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Flying cars, matching unitards and the moon base have yet to happen — and we live in 2009. What happened to the futuristic world promised by almost 100 years of science fiction? Are we too prosaic and tied to the past to achieve our cosmic destiny? Maybe the bulk of humanity is earthbound, but there are visionaries among us who create worlds unfettered by the mundane reality of now. Splinter of the Mind's Eye, the new exhibit at the Philip Slein Gallery (1319 Washington Avenue; 314-621-4634 or www.philipsleingallery.com), features work by nine such artists who explore the outer horizons. Curator Joseph R. Wollin uses the rubric of Sci-Fi Ab Ex to describe their work, meaning "science fiction abstract expressionism;" these are painters who imply alien worlds and fractured dimensions without resorting to the representational style of Roger Dean (not to knock Mr. Dean at all). Emilio Perez's a different time of day, for example, is a pulsating knot of ribbon-like shapes writhing outward from the canvas, summoning the grisly biological eructations of Katsuhiro Otomo's Akira and the exhilaration of the hyperspace leap from Star Wars. Oliver Warden's Caldera is similarly exciting but completely different, a cosmic portrait of overlapping planets moments from collision that crackles with Jack Kirby-esque energy and drama. Is it the moment of universal collapse, or the primordial chaos of interstellar creation? Rarely do group shows seem so unified in their outlook, as if all the artists were facing the same direction but seeing different views. Splinter of the Mind's Eye opens with a free public reception from 6 to 9 p.m. Friday, June 5. The show remains up through Saturday, July 18, and the gallery is open every day except Sunday and Monday.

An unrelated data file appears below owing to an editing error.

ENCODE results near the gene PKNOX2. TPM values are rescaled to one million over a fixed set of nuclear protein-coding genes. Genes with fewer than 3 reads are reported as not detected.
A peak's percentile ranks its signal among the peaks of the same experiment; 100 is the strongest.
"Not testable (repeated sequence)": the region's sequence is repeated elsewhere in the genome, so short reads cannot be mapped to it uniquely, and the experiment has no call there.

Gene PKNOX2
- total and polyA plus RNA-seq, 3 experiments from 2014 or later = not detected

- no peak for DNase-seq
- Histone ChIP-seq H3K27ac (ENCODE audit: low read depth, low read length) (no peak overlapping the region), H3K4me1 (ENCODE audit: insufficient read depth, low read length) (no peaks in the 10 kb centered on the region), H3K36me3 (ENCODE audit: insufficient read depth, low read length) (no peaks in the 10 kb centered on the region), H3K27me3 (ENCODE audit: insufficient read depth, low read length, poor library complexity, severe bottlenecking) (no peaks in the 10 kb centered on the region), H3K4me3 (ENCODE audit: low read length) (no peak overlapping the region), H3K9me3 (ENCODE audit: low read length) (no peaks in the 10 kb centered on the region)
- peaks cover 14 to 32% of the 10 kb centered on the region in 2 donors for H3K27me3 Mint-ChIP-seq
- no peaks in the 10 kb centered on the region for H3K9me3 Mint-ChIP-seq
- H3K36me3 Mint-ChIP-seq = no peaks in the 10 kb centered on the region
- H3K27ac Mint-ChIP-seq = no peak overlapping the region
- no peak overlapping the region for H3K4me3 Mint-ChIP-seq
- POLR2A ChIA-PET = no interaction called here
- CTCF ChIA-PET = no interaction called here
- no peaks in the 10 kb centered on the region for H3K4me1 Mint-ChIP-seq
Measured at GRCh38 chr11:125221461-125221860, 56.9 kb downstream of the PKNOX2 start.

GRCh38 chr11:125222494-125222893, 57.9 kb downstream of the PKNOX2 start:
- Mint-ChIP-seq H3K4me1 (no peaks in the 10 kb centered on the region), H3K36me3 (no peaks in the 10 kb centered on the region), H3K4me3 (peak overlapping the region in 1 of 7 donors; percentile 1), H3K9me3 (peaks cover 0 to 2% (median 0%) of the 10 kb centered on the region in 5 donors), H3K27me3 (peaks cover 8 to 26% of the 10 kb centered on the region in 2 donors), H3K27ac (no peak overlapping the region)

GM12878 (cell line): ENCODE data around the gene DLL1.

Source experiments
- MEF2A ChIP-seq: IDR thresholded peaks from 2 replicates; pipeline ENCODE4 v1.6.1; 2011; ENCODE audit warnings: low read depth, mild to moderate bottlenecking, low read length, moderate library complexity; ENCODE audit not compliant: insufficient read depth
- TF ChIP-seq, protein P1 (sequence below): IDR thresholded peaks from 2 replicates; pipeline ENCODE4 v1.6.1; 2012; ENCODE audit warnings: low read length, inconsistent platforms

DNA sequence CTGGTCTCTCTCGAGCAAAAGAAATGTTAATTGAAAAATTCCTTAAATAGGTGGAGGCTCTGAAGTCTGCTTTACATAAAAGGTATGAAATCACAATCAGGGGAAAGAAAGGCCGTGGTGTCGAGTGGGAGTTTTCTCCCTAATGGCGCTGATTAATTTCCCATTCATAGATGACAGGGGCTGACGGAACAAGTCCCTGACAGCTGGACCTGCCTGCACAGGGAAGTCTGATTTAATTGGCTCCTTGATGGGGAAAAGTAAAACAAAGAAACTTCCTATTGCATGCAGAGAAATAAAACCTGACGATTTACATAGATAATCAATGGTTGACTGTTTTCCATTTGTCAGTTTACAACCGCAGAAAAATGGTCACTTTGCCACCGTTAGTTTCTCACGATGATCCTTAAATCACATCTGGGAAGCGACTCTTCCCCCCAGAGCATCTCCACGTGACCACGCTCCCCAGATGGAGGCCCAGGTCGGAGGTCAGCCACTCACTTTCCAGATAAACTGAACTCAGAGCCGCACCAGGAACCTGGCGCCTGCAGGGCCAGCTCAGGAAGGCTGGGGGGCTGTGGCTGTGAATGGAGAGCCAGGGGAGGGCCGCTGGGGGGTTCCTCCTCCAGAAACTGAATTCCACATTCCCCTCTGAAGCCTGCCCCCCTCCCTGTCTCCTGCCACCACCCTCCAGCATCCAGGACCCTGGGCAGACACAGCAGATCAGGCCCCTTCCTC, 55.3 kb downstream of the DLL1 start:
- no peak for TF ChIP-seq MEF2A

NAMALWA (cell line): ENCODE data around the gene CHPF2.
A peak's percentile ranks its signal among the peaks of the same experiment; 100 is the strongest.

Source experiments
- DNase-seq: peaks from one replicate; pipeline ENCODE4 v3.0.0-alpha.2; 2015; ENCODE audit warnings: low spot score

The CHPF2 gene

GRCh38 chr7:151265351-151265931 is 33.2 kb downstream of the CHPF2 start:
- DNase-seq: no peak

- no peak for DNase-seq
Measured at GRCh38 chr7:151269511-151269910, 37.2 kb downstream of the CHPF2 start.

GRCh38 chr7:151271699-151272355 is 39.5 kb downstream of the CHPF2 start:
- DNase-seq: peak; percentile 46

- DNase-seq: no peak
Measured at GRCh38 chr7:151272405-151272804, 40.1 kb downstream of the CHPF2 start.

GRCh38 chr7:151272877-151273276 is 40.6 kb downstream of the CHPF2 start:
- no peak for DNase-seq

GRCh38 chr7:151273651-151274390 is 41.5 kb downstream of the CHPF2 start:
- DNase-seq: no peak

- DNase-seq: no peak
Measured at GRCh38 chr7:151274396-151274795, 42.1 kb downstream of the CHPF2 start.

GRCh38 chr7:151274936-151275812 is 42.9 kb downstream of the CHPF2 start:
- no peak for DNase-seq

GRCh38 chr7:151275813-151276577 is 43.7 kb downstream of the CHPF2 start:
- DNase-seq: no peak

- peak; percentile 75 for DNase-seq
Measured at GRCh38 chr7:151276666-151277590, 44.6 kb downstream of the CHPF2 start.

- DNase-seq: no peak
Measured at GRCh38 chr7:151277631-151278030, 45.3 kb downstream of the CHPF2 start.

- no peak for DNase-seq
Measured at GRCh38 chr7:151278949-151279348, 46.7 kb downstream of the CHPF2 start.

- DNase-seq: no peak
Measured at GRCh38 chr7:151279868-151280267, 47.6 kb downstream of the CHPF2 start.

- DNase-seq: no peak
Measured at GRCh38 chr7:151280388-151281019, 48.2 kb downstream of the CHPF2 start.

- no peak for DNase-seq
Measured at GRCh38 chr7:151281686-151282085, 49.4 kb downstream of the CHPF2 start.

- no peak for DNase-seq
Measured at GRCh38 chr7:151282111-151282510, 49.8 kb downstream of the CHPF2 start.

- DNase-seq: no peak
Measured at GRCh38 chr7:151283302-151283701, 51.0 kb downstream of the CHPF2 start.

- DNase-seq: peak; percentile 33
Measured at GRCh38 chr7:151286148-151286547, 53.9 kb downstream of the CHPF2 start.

Tuesdays-Saturdays. Starts: June 5. Continues through July 18, 2009

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